As production comes to a halt in most places across the country and the Covid crisis showing little signs of abating, brands are getting mindful about their spending. In such a situation, some brands are likely to repurpose last year’s Covid campaigns, though experts advise against it, saying it might come out as insensitive and also affect the business of agencies.
Rohit Ohri, Group Chairman and CEO, FCB India, said they have not seen their clients repurposing communication yet. He, however, said a few brands might be insensitive to repurpose campaigns from last year and might end up sounding tone-deaf.
“The first and the second waves of Covid are different in scale and magnitude. In the first wave, the sentiment was around irritation and impatience. In the second wave, there is a deep sense of loss, despair and grief. Consumers are feeling a different level of emotional stress. Quite honestly, there is no comparison between the two waves.”
Instead of worrying about communication and marketing, brands need to focus on what they can actually do to help humanity, he said.
“For instance, our client Domino’s is using their delivery infrastructure to help refill oxygen cylinders. Even brands such as Amul and Unilever are focusing on ways of helping the community. Another client, ITC, has done great work on ground by converting large public spaces into hospitals,” he added.
Dheeraj Sinha, CEO and Chief Strategy Officer, South Asia, Leo Burnett, said people affected by the crisis are not looking for positivity in the situation and brands that put out messages for the sake of it might get called out. “Currently, the situation on ground is so grim that whether ads on TV are Covid-sensitive or not, is a very myopic conversation. People affected by the crisis are not looking for platitudes of positivity and brands that put out token messages will get called out. However, this does not mean advertising will come to a standstill. Brands that have the need will continue to advertise as the consumption economy continues to function. But brands have a larger role to play in this situation where the public system has failed. Brands need to reach out to people on the ground and work in a way in order to make an actual difference in their lives.”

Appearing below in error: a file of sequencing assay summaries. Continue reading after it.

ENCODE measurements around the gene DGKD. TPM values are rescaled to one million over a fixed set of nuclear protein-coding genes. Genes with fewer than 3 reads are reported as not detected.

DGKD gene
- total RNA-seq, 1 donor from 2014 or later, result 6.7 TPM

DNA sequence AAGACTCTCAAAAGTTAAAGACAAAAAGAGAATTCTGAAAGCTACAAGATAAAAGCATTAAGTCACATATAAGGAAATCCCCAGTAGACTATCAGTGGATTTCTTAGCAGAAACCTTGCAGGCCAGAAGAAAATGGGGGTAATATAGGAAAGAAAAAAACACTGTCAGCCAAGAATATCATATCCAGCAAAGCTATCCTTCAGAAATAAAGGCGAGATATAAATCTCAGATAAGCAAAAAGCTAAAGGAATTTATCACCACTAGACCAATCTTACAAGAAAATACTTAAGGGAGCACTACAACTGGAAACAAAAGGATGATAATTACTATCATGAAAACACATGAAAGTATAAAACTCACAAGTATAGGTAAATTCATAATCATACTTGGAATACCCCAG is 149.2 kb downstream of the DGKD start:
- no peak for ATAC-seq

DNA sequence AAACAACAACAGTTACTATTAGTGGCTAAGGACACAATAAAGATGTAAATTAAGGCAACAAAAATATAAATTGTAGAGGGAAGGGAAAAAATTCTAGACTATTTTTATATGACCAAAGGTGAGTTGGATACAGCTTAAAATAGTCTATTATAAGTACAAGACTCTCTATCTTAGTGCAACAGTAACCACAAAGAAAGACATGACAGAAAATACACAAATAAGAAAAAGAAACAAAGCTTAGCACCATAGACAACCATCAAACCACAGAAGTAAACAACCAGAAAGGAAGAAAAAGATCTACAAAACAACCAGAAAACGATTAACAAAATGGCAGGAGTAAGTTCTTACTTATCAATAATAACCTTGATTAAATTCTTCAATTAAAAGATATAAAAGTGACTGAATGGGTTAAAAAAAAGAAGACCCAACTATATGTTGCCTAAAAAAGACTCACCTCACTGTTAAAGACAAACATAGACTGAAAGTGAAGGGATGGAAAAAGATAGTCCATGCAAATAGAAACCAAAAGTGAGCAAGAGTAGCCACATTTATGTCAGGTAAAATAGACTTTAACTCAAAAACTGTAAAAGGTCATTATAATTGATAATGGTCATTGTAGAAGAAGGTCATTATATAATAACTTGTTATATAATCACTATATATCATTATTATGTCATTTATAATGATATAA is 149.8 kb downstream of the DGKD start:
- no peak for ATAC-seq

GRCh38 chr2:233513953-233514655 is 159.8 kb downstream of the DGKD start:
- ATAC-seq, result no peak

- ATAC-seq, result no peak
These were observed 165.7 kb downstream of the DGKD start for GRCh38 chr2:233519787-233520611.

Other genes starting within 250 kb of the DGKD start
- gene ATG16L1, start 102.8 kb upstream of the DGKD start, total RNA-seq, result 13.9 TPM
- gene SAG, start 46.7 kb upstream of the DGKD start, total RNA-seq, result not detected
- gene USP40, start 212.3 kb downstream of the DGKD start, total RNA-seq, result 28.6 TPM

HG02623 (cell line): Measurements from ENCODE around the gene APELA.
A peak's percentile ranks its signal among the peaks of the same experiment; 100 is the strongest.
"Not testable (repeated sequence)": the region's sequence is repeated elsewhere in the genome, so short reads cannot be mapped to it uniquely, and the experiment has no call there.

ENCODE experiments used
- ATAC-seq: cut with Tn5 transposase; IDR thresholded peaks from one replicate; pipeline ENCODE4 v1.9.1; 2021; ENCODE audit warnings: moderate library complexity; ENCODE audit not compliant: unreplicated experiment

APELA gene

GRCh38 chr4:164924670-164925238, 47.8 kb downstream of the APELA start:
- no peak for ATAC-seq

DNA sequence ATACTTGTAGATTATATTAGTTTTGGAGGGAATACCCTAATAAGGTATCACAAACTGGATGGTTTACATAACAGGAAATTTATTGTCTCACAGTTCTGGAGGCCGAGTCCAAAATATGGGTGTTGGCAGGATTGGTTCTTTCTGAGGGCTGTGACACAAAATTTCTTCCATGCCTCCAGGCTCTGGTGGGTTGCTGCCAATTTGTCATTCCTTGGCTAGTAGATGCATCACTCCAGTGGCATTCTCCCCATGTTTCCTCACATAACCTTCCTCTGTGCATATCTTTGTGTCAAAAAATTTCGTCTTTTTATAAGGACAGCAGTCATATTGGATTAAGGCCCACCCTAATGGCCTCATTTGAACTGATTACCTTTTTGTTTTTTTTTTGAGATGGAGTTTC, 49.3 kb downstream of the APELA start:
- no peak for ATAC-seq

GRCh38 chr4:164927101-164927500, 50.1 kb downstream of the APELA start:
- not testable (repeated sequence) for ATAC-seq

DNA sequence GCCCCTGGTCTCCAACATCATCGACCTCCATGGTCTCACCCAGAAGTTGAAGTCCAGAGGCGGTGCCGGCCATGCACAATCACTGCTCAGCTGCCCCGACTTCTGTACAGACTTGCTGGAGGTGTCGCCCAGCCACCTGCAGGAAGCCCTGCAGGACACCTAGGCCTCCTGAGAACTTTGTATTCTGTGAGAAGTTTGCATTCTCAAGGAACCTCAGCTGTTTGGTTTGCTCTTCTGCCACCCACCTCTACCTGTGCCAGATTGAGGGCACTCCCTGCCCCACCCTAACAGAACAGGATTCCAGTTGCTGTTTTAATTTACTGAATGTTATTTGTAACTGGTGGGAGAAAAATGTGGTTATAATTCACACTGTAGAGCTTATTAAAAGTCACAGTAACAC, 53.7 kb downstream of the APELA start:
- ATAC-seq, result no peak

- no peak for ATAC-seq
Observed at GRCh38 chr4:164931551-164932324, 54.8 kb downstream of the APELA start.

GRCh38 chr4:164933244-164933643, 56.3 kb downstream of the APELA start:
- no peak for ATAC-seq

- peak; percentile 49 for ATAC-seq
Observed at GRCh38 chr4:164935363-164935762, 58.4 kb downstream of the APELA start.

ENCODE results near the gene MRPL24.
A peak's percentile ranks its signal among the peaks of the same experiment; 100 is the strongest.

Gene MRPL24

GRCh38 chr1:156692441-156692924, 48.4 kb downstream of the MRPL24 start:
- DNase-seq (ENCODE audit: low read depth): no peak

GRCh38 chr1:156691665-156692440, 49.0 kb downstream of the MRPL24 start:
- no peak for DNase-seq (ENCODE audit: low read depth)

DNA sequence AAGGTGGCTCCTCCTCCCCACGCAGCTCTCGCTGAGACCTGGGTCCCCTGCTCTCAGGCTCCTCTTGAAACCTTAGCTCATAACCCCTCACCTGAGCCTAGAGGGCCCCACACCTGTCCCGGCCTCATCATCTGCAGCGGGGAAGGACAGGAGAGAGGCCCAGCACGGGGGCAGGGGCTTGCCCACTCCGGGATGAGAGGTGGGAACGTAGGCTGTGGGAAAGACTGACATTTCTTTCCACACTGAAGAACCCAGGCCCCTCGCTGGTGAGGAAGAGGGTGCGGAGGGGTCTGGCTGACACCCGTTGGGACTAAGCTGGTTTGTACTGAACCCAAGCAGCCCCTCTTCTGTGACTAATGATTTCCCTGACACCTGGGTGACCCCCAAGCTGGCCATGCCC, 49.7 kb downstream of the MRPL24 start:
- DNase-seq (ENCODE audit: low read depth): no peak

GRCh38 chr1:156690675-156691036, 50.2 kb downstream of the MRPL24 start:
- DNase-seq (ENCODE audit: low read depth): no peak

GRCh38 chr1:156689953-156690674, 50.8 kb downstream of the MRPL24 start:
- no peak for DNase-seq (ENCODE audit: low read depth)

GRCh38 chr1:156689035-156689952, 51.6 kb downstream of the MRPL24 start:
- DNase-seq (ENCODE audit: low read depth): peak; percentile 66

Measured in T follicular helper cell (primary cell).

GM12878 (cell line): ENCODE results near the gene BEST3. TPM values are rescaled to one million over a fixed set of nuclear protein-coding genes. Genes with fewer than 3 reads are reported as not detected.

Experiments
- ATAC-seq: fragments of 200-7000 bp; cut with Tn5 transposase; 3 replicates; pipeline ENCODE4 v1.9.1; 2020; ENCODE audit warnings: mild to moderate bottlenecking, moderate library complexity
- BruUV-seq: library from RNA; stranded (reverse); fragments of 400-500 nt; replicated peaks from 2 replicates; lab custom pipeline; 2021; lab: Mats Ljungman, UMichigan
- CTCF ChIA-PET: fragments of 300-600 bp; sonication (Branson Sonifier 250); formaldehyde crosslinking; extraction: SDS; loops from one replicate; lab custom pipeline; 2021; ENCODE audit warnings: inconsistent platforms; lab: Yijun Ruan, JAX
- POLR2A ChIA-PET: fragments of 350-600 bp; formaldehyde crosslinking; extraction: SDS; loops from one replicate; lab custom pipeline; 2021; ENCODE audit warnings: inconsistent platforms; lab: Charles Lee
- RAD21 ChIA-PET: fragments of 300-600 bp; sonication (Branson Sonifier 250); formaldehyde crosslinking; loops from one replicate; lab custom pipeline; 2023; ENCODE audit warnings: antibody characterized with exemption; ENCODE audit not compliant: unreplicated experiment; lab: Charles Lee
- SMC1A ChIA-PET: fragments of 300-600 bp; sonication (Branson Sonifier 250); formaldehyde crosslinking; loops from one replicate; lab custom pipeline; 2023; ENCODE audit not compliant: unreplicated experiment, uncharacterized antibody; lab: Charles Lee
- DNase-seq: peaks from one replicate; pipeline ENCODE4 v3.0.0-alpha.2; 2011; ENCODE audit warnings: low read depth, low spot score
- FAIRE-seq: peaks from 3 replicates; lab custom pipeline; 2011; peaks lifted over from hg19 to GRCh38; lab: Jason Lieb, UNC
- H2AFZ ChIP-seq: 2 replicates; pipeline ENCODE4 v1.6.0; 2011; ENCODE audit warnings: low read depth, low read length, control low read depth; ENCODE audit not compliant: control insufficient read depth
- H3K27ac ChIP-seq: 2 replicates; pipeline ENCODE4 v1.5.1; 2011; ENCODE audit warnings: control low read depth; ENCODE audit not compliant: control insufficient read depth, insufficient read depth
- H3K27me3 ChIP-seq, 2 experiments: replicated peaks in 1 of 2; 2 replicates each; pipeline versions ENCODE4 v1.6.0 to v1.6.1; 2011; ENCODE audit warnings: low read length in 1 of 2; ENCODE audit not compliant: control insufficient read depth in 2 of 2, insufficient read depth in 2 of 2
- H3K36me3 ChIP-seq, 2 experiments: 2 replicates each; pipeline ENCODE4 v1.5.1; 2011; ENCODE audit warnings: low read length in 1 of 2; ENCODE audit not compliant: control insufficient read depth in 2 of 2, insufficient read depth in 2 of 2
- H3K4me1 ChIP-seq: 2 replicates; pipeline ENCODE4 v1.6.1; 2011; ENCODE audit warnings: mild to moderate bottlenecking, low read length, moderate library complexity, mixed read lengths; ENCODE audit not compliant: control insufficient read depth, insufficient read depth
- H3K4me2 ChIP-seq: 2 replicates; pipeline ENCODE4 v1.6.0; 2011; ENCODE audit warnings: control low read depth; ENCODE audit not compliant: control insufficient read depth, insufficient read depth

Mithila Saraf, Business Head, Famous Innovations, said they are continuously working with relevant insights for their brands, keeping an eye to the ground and coming up with ways to actually help rather than just send out shallow advertising. “What we learned from last year is that production of content goes on even in the absence of shoots. We keep employing new ways to keep the content fresh.”
“The situation and consumer sentiment this year are completely different from last year. Brands need to be a hundred times more cautious, empathetic and genuine in their communication during such sensitive times. It would be very tone-deaf if brands repurpose communication from last year,” she said.
According to Nagessh Pannaswami, Director, Curry Nation, there will definitely be an impact on agencies if brands repurpose campaigns. “Everyone is doing fresh work that is specific to what is happening today. I'm not aware of what's happening with any other agencies. But if it (repurposing) happens, there will definitely be an impact. But my sense is that even if it happens, it will happen with big-ticket projects such as new campaigns that require a big production, filming, etc. These are the places where brands can think of reusing or editing last year’s work as that will not require putting in a lot of money.”
He said with the festive period fast approaching with the advent of Ganesh Chaturthi, clients will want to do fresh work.